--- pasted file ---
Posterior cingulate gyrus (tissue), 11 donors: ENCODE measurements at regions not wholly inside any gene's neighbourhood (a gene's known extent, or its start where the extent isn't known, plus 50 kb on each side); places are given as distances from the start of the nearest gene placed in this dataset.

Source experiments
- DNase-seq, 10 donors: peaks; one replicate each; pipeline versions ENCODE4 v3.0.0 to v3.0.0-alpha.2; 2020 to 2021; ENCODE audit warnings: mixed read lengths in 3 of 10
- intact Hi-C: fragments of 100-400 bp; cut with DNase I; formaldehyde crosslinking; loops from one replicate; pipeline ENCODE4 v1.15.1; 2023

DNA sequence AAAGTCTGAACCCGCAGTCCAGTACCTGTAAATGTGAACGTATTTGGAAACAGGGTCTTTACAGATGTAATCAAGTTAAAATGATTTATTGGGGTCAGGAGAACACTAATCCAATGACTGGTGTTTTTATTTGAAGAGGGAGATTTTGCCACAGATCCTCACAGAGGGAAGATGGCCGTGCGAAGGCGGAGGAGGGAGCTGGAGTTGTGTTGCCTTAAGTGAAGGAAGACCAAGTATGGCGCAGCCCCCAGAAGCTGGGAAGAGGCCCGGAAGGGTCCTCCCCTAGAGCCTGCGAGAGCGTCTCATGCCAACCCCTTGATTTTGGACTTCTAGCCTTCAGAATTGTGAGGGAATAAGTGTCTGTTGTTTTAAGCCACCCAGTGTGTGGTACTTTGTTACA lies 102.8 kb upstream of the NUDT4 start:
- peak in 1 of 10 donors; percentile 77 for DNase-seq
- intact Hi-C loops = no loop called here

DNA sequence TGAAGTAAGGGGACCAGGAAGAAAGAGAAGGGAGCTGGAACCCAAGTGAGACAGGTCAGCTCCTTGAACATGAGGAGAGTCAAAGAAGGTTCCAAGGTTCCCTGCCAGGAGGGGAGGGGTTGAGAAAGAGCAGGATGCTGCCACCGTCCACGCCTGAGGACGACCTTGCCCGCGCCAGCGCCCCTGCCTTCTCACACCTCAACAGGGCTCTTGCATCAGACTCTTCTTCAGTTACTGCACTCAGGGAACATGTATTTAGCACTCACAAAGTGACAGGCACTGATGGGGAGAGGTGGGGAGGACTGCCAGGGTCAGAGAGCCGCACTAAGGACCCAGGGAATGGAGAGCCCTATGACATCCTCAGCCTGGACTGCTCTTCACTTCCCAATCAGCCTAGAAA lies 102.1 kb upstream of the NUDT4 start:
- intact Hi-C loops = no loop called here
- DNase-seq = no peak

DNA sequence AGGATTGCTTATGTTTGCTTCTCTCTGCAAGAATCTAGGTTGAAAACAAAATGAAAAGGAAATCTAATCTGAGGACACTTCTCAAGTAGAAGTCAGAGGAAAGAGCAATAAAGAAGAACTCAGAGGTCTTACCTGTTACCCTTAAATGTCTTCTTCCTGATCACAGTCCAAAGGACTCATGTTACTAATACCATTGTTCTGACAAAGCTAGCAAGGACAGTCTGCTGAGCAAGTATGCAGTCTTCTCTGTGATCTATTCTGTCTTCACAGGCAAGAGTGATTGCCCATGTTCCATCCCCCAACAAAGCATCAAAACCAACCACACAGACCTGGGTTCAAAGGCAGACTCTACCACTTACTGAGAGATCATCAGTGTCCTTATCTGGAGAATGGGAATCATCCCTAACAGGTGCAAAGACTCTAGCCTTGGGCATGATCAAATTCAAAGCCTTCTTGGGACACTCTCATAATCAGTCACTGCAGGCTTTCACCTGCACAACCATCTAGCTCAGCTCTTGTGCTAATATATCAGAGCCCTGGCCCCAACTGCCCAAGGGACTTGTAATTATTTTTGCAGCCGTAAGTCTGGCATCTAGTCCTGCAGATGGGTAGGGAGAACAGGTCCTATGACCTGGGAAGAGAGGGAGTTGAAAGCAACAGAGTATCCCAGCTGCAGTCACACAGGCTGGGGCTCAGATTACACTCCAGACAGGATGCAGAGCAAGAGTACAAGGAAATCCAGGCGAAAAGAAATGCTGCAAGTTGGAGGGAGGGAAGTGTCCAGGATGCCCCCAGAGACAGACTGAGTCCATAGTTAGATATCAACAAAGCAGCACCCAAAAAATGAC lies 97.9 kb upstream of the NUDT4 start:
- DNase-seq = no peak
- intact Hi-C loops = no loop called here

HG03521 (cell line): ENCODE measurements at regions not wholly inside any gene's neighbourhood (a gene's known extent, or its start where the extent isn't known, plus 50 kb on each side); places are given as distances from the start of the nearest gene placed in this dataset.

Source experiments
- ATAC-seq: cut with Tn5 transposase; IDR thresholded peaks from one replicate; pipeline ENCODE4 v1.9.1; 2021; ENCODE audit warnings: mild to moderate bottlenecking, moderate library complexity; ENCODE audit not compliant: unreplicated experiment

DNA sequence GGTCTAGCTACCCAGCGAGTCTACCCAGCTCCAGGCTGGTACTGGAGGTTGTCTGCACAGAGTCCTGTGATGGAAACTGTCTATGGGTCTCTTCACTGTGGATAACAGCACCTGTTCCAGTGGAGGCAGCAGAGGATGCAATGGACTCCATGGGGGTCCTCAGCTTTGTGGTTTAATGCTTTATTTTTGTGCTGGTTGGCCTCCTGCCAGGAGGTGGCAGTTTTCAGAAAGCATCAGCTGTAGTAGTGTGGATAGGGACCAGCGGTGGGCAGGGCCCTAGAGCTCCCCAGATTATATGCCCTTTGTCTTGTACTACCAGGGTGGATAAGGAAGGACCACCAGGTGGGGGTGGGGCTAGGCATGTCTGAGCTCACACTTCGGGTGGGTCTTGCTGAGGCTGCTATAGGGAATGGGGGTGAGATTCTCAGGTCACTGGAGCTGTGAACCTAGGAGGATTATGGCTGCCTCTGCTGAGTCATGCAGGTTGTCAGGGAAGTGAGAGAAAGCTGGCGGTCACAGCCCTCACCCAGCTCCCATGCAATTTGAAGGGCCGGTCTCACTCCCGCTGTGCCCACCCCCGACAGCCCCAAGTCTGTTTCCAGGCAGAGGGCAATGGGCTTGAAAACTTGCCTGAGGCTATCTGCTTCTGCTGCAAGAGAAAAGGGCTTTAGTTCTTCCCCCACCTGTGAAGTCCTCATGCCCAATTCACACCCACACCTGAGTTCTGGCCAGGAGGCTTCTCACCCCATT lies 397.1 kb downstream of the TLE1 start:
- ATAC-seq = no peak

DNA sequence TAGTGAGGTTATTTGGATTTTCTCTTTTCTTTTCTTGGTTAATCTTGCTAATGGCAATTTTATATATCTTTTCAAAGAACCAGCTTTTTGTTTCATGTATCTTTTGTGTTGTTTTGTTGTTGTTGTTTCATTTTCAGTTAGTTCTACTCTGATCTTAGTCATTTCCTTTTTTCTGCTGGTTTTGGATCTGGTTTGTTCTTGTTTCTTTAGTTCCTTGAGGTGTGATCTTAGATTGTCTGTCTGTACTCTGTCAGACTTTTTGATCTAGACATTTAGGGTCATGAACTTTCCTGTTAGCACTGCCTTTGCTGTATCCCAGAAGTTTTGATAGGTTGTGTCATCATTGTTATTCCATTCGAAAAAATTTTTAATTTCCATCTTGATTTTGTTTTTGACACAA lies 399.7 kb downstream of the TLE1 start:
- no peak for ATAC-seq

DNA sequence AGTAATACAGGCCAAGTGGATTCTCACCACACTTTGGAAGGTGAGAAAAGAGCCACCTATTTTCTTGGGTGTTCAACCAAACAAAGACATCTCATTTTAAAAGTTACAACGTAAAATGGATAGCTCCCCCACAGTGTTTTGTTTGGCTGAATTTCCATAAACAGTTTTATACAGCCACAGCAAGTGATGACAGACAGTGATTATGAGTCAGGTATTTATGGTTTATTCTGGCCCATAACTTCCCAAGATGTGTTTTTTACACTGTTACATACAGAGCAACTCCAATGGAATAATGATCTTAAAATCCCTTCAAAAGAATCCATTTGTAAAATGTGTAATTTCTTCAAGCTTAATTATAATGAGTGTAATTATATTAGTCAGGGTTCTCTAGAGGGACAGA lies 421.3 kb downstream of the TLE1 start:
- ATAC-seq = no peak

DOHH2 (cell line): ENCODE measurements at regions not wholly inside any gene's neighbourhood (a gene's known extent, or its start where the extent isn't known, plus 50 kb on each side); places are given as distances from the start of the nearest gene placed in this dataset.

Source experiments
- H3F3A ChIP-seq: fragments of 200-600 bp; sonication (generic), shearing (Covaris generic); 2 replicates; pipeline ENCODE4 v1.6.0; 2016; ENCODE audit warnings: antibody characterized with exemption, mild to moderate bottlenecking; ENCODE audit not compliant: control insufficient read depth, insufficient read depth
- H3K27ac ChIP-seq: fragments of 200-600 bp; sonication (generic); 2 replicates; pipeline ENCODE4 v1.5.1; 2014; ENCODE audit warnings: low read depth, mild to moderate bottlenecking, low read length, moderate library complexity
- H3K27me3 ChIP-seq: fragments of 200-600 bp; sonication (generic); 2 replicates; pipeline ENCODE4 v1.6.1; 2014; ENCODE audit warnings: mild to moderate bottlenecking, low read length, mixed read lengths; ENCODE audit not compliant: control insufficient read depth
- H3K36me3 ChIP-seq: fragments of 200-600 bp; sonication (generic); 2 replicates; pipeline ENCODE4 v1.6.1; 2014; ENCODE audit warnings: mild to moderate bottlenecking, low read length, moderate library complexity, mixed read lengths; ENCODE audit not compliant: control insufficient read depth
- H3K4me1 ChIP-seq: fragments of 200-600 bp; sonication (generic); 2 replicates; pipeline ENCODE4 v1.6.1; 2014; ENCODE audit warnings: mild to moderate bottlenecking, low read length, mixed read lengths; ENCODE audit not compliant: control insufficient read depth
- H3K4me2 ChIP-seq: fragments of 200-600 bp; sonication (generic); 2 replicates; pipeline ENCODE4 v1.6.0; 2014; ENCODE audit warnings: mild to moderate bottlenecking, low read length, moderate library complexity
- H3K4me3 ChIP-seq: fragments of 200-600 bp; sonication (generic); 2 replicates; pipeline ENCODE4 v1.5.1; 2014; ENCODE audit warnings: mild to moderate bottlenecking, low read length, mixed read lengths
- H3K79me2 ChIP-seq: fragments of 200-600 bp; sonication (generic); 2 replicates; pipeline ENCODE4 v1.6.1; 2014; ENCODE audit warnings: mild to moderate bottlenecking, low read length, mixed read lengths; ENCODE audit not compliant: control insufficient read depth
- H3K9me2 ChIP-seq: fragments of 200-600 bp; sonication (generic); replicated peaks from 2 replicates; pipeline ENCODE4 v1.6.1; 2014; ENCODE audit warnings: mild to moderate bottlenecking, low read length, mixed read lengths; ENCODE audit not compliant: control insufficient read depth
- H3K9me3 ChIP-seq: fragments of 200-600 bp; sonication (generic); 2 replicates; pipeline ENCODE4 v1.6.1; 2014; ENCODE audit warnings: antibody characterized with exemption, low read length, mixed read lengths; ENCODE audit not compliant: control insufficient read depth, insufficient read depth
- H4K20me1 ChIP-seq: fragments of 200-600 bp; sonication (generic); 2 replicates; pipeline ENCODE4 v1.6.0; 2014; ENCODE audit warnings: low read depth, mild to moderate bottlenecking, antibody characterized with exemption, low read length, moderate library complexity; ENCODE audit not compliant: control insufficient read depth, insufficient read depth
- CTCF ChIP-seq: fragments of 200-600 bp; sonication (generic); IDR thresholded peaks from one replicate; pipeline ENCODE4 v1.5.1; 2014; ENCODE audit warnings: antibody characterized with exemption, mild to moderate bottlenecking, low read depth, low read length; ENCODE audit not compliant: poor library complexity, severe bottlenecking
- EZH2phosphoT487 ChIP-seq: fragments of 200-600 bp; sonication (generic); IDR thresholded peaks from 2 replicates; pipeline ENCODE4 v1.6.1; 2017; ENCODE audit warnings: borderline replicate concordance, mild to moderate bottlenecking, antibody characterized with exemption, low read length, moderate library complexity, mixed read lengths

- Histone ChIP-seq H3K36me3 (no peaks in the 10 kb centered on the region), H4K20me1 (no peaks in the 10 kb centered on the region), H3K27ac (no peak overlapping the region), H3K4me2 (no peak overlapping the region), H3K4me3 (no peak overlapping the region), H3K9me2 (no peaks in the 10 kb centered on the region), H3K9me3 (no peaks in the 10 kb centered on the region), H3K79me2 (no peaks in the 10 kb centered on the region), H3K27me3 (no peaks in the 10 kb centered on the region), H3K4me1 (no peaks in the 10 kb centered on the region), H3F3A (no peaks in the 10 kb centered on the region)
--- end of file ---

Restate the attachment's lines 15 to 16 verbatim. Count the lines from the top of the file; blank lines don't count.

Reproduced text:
Source experiments
- ATAC-seq: cut with Tn5 transposase; IDR thresholded peaks from one replicate; pipeline ENCODE4 v1.9.1; 2021; ENCODE audit warnings: mild to moderate bottlenecking, moderate library complexity; ENCODE audit not compliant: unreplicated experiment